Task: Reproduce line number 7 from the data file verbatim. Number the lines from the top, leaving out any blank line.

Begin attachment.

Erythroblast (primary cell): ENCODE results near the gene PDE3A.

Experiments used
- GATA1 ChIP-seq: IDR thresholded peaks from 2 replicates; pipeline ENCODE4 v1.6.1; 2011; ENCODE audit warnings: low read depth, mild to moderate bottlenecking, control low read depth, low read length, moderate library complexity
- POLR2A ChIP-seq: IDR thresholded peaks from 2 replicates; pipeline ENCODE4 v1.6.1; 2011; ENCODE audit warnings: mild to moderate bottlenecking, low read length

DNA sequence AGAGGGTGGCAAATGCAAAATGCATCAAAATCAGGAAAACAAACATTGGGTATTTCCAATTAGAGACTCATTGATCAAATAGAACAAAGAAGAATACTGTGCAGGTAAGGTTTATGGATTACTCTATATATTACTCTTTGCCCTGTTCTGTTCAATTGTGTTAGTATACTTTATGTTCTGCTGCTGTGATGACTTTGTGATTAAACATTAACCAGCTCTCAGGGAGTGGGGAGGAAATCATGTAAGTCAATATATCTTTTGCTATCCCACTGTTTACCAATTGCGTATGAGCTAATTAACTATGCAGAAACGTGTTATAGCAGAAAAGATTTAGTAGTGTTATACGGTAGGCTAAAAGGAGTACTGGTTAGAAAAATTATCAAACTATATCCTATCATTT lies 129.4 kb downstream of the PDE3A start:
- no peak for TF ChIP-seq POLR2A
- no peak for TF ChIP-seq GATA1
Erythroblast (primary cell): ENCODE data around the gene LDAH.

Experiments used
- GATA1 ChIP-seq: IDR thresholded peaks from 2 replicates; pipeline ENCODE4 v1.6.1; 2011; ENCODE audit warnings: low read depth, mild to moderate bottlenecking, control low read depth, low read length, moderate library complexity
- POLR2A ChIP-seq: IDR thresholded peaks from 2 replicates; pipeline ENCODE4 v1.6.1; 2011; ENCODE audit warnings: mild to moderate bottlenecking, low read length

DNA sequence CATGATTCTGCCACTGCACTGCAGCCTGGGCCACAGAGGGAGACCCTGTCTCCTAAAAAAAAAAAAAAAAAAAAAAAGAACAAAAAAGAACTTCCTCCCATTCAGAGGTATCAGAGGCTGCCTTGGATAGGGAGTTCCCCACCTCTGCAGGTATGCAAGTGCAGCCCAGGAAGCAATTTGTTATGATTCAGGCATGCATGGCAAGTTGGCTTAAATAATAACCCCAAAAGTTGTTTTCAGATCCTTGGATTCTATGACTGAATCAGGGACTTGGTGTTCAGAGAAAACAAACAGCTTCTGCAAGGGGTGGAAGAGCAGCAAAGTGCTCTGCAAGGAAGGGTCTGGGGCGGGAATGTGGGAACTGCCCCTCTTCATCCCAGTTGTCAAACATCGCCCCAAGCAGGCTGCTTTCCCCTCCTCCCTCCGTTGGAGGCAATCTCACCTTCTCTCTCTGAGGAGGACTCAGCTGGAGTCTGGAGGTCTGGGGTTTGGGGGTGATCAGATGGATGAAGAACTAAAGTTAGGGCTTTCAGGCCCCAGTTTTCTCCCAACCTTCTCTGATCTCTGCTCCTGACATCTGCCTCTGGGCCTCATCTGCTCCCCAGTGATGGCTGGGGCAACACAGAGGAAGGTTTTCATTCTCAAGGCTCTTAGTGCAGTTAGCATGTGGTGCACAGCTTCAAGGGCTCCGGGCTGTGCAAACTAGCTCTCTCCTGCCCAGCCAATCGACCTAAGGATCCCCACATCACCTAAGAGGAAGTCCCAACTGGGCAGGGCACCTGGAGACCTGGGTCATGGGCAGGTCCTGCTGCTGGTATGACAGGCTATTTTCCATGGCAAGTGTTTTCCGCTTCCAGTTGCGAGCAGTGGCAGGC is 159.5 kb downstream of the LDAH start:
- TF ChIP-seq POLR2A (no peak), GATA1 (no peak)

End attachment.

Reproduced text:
- no peak for TF ChIP-seq GATA1